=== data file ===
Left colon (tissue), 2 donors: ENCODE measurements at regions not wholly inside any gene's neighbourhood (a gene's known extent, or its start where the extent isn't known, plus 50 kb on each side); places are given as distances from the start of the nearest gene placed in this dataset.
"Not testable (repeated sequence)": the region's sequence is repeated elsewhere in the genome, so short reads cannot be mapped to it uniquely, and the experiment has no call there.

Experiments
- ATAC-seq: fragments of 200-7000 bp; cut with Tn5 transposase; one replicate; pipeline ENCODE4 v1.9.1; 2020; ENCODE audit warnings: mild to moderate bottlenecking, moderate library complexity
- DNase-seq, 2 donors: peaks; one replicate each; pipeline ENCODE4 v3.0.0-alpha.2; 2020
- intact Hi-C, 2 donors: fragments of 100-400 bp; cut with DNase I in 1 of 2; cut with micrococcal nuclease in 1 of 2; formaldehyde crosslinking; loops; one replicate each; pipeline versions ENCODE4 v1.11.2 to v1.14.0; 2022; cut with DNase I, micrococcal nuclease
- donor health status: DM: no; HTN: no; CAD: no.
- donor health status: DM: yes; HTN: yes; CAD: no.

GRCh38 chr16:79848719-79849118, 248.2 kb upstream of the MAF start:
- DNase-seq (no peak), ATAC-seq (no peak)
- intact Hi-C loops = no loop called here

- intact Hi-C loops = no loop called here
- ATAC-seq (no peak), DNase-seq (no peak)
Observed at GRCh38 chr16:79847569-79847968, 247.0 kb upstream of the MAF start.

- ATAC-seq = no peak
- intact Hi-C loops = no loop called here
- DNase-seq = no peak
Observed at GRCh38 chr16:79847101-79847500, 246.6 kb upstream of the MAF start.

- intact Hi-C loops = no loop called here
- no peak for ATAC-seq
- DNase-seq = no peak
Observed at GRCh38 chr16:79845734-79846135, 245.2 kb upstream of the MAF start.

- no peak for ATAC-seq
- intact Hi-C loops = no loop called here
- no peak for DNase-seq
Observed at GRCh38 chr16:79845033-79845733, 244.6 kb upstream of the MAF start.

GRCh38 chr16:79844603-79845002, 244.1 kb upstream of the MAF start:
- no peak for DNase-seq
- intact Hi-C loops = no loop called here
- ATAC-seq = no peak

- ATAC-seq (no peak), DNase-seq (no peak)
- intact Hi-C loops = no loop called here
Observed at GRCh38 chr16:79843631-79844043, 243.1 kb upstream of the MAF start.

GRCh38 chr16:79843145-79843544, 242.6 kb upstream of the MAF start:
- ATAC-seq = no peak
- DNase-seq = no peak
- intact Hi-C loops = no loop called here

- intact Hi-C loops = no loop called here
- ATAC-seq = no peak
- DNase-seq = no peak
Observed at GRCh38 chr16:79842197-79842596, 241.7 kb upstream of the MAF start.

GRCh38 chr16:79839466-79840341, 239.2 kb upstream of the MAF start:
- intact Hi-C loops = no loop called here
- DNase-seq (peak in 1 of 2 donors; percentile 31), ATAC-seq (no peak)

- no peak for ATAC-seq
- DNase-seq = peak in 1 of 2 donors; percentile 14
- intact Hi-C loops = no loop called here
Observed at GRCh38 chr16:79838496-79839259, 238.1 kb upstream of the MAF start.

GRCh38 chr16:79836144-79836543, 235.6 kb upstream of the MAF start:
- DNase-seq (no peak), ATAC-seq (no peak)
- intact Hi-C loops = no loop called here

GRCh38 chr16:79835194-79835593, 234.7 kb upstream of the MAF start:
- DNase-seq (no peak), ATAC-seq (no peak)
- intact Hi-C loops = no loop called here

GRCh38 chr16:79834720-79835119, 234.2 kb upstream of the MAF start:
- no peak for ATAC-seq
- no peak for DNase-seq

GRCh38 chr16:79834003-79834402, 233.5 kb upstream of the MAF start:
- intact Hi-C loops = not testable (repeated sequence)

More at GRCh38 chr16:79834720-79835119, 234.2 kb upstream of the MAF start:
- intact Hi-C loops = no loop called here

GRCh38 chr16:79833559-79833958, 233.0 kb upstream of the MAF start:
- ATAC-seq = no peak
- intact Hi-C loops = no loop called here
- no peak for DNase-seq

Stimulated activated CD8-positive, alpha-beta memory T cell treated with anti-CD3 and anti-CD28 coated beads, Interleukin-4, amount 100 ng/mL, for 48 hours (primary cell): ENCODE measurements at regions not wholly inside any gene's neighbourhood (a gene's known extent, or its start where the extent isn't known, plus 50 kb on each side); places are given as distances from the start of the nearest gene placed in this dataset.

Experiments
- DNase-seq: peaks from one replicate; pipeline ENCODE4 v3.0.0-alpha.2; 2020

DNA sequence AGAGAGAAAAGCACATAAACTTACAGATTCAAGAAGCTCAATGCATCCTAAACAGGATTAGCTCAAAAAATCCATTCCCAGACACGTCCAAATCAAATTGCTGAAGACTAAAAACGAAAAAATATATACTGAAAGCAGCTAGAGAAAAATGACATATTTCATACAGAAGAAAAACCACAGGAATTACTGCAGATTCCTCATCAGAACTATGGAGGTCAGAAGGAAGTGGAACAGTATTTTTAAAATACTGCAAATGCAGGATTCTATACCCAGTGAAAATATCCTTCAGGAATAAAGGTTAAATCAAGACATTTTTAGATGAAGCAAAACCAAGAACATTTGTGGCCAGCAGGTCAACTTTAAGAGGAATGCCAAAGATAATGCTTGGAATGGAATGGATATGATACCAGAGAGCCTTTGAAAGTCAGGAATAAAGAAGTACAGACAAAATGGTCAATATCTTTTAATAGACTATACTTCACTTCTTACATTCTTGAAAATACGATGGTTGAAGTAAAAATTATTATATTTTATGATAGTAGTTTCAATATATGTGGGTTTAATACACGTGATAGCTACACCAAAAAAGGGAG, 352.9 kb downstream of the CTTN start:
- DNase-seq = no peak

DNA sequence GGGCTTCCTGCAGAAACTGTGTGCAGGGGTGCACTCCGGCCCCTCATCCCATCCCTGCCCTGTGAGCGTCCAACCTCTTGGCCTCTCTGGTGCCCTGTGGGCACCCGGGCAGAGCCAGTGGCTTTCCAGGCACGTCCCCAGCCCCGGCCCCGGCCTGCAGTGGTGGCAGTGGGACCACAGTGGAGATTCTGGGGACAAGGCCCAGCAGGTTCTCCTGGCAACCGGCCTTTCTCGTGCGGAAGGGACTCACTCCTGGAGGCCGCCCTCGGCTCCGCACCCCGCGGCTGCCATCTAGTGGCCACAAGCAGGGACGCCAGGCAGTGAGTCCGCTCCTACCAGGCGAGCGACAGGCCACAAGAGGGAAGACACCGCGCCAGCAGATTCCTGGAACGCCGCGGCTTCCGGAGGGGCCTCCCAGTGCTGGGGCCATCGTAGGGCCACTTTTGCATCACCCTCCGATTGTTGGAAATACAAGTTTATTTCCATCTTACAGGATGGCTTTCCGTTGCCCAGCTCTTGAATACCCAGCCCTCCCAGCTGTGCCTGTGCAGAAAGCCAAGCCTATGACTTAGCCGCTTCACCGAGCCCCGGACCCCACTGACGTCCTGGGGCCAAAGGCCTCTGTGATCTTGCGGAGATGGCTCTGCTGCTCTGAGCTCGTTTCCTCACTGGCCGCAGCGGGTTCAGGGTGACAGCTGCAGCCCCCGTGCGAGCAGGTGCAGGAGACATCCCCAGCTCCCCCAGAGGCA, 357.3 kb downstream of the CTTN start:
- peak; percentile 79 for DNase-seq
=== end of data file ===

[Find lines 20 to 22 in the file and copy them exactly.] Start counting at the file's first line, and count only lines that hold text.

- no peak for ATAC-seq
- DNase-seq = no peak
Observed at GRCh38 chr16:79845734-79846135, 245.2 kb upstream of the MAF start.